Not only are there the two independent groups of supervisors for banks, insurers and major investment firm but also, all other firms (that is, those which are not dual-regulated) will be supervised entirely by the conduct supervisors. These separate groups of supervisors will make their own separate judgements, and against different objectives. This is an important distinction, as we are told that they will be "pursing different goals". Up to now, there has been little clarity on what all this means, but the approach is summarised in another piece of fluent FSA-speak: "independent but coordinated decision making"––an approach that will be "stressed to staff". The thrust of this appears to be a policy of sometimes working together, but sometimes not, whilst somehow managing to share all data collected from companies.  Although no detail is given, "greater clarity" apparently has been given to the objectives of the two supervisory groups. No information is given on what this "clarity" entails.

Those still reeling from the spectre of two separate sets of supervisors will exit screaming at the intelligence that the existing ARROW risk mitigation programme will be split between the Twin Peaks. The Financial Services Authority (FSA) is a risk-based regulator and ARROW is the framework it uses to make risk-based regulation operational. ARROW stands for the Advanced, Risk-Responsive Operating Framework and covers firm specific (vertical supervision), thematic (those involving several firms or relating to the market as a whole; the FSA terms this ‘horizontal’ work) and internal risks (these are operational risks that might impact the FSA).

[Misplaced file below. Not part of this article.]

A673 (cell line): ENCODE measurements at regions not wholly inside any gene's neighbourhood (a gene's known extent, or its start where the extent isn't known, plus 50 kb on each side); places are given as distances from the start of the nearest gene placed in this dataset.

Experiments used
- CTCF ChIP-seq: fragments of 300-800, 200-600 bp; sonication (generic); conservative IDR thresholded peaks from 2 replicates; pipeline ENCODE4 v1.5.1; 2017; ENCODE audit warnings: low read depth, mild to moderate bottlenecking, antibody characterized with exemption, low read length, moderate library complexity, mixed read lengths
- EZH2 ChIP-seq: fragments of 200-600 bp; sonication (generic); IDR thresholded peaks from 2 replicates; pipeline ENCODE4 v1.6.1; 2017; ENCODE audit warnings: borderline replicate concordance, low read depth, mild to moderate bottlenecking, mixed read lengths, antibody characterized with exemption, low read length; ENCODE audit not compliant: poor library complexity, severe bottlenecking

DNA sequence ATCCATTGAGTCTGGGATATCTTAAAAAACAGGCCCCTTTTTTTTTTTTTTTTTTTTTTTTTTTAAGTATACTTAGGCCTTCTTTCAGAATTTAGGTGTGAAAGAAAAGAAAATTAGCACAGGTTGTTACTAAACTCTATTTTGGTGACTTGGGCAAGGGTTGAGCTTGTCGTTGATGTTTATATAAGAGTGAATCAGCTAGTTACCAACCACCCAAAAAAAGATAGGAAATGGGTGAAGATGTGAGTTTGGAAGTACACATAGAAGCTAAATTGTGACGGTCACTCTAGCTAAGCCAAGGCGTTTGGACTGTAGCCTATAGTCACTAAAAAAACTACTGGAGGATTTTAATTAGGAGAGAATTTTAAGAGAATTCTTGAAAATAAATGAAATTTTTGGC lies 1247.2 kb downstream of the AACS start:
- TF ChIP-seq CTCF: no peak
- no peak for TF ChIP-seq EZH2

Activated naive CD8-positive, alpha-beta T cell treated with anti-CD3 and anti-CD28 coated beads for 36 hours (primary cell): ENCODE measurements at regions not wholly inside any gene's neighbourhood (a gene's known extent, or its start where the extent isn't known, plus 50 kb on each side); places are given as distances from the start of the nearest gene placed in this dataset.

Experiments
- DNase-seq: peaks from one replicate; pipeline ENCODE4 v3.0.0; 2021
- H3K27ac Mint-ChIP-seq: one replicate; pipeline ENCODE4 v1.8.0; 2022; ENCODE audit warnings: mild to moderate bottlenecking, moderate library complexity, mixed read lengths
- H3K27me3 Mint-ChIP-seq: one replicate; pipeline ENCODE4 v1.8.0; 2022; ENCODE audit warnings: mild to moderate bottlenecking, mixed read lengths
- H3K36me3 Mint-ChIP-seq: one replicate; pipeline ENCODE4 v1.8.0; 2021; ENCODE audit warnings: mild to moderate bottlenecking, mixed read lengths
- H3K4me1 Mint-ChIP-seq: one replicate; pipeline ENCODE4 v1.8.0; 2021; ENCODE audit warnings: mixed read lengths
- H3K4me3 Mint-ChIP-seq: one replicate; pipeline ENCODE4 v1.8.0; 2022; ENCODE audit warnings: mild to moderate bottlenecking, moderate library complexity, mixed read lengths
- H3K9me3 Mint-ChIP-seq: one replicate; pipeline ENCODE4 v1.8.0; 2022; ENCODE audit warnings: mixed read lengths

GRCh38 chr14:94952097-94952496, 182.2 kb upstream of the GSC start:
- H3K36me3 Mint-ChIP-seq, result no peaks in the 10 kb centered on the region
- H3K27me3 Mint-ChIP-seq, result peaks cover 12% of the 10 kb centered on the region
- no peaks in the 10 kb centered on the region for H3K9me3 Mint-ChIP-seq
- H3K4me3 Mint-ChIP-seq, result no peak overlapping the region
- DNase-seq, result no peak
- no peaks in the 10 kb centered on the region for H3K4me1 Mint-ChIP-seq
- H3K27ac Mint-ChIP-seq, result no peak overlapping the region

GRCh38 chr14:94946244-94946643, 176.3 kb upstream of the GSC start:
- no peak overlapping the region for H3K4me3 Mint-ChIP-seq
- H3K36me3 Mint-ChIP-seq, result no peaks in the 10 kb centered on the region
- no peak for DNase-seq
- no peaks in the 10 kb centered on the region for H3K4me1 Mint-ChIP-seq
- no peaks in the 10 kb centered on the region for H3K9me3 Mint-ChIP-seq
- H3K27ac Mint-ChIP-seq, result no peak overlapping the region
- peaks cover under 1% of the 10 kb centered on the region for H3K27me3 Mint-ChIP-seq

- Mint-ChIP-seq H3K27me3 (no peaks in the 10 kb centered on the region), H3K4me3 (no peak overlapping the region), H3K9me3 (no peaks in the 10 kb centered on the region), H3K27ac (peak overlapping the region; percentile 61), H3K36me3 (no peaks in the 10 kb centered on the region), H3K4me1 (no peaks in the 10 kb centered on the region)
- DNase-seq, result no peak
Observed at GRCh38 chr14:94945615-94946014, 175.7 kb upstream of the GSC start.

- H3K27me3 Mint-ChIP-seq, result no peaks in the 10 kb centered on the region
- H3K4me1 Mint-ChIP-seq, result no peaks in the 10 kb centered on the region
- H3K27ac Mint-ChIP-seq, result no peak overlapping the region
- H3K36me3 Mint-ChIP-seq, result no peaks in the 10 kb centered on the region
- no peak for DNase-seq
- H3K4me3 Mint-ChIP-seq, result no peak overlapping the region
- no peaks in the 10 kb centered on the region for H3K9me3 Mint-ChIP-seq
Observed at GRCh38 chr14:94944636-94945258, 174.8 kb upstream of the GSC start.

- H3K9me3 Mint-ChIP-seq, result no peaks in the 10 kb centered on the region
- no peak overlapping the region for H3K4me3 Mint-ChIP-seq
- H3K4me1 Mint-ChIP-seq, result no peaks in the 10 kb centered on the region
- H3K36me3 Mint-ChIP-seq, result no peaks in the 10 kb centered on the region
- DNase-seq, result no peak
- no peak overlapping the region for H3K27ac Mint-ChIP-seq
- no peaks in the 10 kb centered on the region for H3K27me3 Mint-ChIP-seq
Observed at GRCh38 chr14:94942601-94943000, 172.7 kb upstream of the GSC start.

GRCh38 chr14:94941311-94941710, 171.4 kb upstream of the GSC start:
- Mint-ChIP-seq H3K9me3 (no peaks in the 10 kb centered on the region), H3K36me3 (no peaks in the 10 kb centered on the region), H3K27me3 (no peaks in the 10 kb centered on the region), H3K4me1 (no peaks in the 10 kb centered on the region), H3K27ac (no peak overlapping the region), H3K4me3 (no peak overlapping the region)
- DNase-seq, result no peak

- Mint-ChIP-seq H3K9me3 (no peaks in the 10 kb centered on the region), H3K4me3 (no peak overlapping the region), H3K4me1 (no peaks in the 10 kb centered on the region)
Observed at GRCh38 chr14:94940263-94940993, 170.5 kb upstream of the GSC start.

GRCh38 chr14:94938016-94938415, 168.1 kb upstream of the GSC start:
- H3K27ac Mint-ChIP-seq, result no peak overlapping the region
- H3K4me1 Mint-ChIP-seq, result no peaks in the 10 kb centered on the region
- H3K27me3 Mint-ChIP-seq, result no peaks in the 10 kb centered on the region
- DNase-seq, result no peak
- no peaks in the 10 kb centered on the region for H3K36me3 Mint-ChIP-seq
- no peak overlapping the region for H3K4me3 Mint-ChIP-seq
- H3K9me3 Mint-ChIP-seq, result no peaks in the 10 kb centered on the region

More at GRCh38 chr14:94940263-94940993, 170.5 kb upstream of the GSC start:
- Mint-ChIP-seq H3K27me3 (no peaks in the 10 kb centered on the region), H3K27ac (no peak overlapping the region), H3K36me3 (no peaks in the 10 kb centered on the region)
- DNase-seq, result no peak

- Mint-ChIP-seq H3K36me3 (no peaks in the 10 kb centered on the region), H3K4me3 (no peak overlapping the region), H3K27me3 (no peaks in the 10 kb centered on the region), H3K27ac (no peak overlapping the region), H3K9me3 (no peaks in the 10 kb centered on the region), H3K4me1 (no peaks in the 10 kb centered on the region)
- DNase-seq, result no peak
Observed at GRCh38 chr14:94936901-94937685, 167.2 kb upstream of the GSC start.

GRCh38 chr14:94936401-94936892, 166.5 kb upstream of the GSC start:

ARROW will be split between those actions which are relevant to the conduct supervisory group's objectives and those that relate to the objectives of the prudential group. What is worse is that this is only just around the corner. From April 2nd 2012 onwards, the two separate supervisory units will run their own risk mitigation programmes and firms will have "two separate sets of mitigating actions to address".  

The two supervisory teams will assess risk separately, against their own separate objectives (and of course, firms do not as yet know what these are). Any firm currently preparing for an ARROW visit, or anticipating one later in the year will not be delighted by the knowledge that each group may well ask apparently similar questions, but that the purpose will be different.  

Conclusions drawn from the ARROW process will be coordinated with "a single pack of documentation" being presented to the firm's board––but this will have "two separate sections". However, there will not be a consolidated list of required actions arising from the ARROW visit.